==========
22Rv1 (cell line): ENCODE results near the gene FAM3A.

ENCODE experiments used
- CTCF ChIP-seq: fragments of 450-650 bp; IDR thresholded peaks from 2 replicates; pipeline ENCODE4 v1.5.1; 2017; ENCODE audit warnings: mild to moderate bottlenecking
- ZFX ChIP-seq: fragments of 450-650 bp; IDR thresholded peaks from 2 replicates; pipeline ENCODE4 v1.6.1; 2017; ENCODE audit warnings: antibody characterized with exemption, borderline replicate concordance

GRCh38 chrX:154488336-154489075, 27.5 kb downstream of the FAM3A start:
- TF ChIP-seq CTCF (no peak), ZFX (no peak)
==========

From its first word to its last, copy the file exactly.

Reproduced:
22Rv1 (cell line): ENCODE results near the gene FAM3A.

ENCODE experiments used
- CTCF ChIP-seq: fragments of 450-650 bp; IDR thresholded peaks from 2 replicates; pipeline ENCODE4 v1.5.1; 2017; ENCODE audit warnings: mild to moderate bottlenecking
- ZFX ChIP-seq: fragments of 450-650 bp; IDR thresholded peaks from 2 replicates; pipeline ENCODE4 v1.6.1; 2017; ENCODE audit warnings: antibody characterized with exemption, borderline replicate concordance

GRCh38 chrX:154488336-154489075, 27.5 kb downstream of the FAM3A start:
- TF ChIP-seq CTCF (no peak), ZFX (no peak)